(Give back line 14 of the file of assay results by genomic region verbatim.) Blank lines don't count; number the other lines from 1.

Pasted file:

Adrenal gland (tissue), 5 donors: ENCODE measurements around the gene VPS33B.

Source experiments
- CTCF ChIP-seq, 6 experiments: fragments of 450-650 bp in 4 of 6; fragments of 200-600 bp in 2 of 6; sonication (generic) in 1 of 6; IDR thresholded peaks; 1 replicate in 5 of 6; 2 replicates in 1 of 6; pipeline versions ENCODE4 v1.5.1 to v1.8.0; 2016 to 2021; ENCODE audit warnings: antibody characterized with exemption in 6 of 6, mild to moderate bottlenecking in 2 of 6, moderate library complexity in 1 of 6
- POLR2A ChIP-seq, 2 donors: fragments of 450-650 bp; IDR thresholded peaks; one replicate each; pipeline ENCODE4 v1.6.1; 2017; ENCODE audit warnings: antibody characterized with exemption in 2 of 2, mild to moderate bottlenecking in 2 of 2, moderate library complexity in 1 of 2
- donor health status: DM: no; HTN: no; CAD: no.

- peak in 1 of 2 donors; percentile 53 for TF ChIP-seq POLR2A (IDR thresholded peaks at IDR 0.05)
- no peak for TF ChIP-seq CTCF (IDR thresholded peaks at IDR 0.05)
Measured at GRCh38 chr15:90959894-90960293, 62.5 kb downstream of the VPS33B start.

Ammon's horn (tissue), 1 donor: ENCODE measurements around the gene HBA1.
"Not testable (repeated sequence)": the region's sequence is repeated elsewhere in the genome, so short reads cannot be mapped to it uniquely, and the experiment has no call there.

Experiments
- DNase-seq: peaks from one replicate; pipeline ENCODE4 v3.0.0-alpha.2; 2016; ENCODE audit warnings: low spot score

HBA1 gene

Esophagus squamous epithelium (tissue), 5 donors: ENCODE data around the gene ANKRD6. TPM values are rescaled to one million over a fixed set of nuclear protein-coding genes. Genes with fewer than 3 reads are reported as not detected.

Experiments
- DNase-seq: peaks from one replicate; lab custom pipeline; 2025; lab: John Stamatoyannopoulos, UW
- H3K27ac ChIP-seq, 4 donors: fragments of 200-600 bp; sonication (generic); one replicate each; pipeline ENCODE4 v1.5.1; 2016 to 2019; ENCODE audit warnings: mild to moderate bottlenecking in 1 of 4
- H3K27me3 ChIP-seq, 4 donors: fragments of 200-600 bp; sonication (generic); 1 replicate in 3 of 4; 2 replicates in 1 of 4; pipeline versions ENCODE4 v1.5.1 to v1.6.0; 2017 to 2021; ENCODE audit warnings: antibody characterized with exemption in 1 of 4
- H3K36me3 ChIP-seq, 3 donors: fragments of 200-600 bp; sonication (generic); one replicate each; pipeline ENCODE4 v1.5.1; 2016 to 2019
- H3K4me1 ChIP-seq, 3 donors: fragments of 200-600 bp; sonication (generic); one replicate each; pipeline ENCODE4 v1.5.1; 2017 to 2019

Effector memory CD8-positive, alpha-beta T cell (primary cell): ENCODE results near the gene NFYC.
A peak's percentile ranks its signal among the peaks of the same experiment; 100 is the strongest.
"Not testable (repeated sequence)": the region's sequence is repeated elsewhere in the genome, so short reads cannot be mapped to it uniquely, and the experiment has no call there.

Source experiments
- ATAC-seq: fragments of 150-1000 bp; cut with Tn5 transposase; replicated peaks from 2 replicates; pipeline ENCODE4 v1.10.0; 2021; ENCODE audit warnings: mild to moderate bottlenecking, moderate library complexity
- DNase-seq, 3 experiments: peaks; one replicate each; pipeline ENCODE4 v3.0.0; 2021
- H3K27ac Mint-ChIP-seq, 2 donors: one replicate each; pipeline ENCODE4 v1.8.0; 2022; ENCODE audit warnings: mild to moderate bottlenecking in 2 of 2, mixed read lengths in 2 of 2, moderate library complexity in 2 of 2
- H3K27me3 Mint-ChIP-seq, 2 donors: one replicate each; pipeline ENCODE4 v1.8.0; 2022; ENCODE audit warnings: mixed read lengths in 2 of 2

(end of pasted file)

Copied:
Esophagus squamous epithelium (tissue), 5 donors: ENCODE data around the gene ANKRD6. TPM values are rescaled to one million over a fixed set of nuclear protein-coding genes. Genes with fewer than 3 reads are reported as not detected.